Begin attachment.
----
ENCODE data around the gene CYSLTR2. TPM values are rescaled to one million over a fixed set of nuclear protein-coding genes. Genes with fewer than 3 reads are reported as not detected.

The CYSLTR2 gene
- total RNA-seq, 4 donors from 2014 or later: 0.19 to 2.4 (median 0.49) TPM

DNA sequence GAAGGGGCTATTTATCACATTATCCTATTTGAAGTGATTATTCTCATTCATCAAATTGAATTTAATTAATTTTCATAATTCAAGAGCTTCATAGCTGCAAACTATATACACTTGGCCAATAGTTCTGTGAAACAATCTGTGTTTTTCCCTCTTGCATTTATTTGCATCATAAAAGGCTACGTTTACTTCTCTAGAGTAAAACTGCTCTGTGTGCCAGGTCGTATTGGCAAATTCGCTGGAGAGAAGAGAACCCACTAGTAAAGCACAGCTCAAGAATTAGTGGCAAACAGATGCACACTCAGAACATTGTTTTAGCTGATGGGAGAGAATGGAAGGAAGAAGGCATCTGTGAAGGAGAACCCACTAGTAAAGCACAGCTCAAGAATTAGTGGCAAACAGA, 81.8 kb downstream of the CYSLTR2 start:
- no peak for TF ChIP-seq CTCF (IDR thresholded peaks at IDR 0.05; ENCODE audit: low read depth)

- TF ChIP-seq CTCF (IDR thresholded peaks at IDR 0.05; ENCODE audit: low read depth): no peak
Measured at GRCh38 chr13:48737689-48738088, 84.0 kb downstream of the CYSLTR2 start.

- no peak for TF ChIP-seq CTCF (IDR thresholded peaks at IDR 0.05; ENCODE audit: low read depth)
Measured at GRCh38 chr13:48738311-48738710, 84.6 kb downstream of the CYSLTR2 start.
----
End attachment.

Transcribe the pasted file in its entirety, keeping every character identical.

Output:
ENCODE data around the gene CYSLTR2. TPM values are rescaled to one million over a fixed set of nuclear protein-coding genes. Genes with fewer than 3 reads are reported as not detected.

The CYSLTR2 gene
- total RNA-seq, 4 donors from 2014 or later: 0.19 to 2.4 (median 0.49) TPM

DNA sequence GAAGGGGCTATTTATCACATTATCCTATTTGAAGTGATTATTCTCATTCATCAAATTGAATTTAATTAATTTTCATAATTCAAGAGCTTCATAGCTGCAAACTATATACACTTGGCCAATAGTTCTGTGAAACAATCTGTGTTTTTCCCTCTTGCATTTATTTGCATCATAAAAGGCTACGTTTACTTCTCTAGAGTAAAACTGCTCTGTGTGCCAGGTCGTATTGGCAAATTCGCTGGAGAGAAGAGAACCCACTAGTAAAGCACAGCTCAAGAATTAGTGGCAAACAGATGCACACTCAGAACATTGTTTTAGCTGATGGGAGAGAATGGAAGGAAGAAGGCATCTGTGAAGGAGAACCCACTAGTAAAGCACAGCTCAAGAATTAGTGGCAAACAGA, 81.8 kb downstream of the CYSLTR2 start:
- no peak for TF ChIP-seq CTCF (IDR thresholded peaks at IDR 0.05; ENCODE audit: low read depth)

- TF ChIP-seq CTCF (IDR thresholded peaks at IDR 0.05; ENCODE audit: low read depth): no peak
Measured at GRCh38 chr13:48737689-48738088, 84.0 kb downstream of the CYSLTR2 start.

- no peak for TF ChIP-seq CTCF (IDR thresholded peaks at IDR 0.05; ENCODE audit: low read depth)
Measured at GRCh38 chr13:48738311-48738710, 84.6 kb downstream of the CYSLTR2 start.